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Economist Mom

The rich should pay higher taxes. So who are the rich?

If 'the rich' are defined as those who can afford and ought to be expected to pay higher income taxes, then the categorization is really much broader than multimillionaires. 

By Guest blogger / April 17, 2012

In this file photo, a woman drops her federal tax return in the mail slot at a post office in Palo Alto, Calif. Rogers argues that ffor raising taxes on the rich to work, the definition of 'rich' has to be a lot broader than most people think.

Paul Sakuma/AP/File

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As we arrive at the federal tax filing deadline (this year on Tuesday, 4/17), it just so happens that Congress and the Administration have been thinking of different ways to raise tax burdens on the rich.  Last week I participated in a “Tax Day” event at the Tax Policy Center called “Should the Rich Pay Higher Taxes?” as one of the “four Ds” panel which also included TPC’s director Donald Marron, former CBO director and former McCain adviser Doug Holtz-Eakin (now president of American Action Forum), and economist rich guy (and a member of the “Responsible Wealth” coalition) David Levine.  The TPC has our handouts and a video of the event posted here

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'EconomistMom' (Diane Lim Rogers) is Chief Economist of the Concord Coalition, a non-partisan, non-profit organization which advocates for fiscal responsibility, and the mom of four (amazing) kids to whom she dedicates her work. She’s been blogging since Mother’s Day 2008.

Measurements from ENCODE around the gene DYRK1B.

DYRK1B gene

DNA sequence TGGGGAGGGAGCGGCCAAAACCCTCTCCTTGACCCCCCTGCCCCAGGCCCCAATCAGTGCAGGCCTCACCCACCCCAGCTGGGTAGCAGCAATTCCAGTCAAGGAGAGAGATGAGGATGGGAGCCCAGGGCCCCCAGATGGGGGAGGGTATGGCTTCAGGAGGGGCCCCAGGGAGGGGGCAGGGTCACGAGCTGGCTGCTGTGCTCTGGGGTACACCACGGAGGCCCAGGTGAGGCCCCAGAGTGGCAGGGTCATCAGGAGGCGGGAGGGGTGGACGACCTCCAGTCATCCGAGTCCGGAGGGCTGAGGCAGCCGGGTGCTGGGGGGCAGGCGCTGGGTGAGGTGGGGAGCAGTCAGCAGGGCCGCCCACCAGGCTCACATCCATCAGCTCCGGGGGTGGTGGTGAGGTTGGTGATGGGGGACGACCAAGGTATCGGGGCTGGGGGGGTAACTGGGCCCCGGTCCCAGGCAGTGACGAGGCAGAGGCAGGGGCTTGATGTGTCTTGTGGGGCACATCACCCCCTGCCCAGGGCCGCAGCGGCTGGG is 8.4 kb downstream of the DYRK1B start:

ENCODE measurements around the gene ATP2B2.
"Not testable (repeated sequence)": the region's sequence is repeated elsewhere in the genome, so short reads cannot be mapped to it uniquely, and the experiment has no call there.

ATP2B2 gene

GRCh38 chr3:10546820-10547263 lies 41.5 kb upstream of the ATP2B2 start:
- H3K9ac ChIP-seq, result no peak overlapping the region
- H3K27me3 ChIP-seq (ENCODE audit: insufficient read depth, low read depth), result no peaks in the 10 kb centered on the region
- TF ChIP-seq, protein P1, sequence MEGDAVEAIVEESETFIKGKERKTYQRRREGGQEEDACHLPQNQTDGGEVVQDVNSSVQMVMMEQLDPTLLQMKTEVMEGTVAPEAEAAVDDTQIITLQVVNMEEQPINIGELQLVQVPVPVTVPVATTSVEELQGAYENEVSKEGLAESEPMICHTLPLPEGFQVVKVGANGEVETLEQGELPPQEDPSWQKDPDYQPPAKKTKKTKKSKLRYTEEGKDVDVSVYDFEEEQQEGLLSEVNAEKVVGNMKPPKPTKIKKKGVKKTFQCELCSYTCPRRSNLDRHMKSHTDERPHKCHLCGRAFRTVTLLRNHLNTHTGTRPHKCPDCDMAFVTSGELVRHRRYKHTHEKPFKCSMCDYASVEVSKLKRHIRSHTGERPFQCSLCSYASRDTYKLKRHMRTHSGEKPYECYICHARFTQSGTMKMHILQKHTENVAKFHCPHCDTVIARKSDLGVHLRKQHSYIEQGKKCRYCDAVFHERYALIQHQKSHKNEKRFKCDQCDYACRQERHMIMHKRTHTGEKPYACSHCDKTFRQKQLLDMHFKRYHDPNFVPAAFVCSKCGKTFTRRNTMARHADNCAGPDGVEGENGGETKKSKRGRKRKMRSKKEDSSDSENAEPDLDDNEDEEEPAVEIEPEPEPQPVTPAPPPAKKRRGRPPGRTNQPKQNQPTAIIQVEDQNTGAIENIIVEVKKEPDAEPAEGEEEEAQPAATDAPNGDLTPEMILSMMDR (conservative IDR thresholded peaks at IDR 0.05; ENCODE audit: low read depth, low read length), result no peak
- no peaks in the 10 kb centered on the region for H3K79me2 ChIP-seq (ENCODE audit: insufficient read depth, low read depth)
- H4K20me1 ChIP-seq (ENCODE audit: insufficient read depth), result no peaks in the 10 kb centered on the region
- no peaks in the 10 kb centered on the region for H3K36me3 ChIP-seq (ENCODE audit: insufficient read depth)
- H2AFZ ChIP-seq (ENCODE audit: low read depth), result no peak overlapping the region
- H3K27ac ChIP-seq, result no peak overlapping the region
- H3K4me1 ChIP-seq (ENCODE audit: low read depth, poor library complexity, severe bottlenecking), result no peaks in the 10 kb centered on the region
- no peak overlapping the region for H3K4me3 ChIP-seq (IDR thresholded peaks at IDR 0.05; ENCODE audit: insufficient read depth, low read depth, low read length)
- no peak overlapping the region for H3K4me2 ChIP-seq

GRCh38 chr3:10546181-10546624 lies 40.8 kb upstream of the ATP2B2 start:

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TPC’s Howard Gleckman moderated the event (and blogged about it afterward, here) and at one point asked each of us “who is rich?”  I at first didn’t know how to answer that; “rich” is a relative concept that depends on one’s personal “baseline,” of course!  But then I circled back to the focus of the event–what the tax burdens of “the rich” should be–and I realized that in that context, all federal income taxpayers should be considered “rich,” in that we are all, all combined at least, paying too little in taxes.  Revenues as a share of GDP are far lower right now than the 18 percent historical average over the past several decades, which is too little anyway to produce economically sustainable budget deficits now and going forward (let alone enough to cover spending fully).  And although a lot of that currently-below-average level is because of the short-term but stubbornly persistent weakness in the economy (a cyclical phenomenon), projections show that even when the economy gets back to “full employment” and even when revenues/GDP recover back to and above the historical average (even under the policy-extended baseline, by the way), revenues are still not going to be enough to keep up with the growth in government spending–even if health reform (already in place and to come) successfully reduces the growth in Medicare spending.

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